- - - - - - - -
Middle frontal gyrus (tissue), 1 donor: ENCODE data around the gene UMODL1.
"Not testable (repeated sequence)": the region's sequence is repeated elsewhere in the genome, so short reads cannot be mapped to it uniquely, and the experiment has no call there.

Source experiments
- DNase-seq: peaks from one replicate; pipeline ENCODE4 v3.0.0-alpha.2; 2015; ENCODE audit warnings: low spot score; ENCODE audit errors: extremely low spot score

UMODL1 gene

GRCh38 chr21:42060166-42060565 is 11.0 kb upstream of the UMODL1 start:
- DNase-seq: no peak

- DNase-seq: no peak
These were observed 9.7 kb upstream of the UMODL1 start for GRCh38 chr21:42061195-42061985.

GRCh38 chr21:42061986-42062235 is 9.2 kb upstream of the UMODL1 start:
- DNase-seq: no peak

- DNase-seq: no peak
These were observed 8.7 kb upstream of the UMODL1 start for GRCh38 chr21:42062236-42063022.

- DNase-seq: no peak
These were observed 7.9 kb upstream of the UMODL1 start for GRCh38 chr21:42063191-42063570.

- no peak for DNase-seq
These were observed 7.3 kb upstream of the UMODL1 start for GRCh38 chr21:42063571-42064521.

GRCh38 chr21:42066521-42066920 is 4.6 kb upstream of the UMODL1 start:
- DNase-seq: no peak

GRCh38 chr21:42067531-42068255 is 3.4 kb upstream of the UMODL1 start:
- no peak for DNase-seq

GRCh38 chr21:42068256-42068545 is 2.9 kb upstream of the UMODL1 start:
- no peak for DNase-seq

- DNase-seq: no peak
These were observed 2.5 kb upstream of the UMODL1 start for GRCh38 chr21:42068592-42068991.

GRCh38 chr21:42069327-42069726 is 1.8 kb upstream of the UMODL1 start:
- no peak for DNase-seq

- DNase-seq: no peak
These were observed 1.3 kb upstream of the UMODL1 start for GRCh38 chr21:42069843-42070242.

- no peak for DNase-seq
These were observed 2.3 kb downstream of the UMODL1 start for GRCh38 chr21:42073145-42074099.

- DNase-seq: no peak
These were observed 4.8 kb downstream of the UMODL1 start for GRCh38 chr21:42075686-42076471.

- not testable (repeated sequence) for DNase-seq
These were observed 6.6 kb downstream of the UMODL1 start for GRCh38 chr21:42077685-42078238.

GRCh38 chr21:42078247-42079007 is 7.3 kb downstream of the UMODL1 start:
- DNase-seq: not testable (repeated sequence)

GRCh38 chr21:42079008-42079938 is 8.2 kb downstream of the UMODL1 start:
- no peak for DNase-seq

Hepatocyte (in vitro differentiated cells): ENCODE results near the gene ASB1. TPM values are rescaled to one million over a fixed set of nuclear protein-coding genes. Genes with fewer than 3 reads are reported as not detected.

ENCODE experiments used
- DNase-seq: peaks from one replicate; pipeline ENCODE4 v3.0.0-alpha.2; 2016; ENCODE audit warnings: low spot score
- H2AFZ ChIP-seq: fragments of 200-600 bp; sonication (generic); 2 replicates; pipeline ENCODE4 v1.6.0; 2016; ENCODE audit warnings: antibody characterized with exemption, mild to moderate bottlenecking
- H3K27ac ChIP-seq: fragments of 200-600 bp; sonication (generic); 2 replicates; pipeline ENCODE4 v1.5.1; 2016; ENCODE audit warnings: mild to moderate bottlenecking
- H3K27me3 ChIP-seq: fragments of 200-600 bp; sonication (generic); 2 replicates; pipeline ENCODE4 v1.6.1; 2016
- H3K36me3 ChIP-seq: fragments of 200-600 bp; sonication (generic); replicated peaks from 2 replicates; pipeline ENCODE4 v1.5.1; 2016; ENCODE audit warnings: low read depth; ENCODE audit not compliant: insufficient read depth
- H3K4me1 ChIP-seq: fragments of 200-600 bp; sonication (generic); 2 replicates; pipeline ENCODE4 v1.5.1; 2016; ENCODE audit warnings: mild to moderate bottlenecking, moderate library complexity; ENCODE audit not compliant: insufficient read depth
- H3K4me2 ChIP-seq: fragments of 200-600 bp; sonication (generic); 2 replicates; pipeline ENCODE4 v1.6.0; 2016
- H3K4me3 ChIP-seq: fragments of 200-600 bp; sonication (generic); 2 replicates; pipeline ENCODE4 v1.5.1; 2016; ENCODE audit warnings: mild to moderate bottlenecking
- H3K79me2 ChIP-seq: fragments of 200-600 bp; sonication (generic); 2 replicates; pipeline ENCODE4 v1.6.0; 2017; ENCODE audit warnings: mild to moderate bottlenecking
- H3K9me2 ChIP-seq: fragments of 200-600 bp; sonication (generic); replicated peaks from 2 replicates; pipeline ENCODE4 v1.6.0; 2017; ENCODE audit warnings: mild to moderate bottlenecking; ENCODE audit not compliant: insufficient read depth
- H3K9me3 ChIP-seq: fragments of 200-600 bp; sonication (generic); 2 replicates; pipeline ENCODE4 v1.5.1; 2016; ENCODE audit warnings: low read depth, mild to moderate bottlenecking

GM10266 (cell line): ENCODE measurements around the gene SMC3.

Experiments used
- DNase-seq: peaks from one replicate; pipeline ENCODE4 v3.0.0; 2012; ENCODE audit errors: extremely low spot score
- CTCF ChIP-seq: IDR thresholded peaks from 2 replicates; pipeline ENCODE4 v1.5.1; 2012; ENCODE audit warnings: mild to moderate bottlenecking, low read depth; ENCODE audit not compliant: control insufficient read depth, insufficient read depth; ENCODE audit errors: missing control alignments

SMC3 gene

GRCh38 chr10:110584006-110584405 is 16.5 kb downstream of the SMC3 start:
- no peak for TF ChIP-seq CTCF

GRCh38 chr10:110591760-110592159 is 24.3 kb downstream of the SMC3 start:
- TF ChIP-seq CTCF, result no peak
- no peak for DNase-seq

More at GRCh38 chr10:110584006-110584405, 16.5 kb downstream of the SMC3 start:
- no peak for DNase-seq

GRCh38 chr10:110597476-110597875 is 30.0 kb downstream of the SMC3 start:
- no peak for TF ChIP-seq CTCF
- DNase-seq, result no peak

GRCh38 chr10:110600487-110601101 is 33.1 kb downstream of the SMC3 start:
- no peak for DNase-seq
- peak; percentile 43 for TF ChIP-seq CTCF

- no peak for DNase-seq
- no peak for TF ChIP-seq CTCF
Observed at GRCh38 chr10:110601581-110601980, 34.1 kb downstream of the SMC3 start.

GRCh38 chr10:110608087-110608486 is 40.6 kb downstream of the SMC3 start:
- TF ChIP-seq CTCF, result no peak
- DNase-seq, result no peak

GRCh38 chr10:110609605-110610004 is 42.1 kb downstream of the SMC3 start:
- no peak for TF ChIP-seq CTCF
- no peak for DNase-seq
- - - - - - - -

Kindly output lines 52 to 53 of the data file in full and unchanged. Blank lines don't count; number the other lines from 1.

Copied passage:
- H3K9me3 ChIP-seq: fragments of 200-600 bp; sonication (generic); 2 replicates; pipeline ENCODE4 v1.5.1; 2016; ENCODE audit warnings: low read depth, mild to moderate bottlenecking

GM10266 (cell line): ENCODE measurements around the gene SMC3.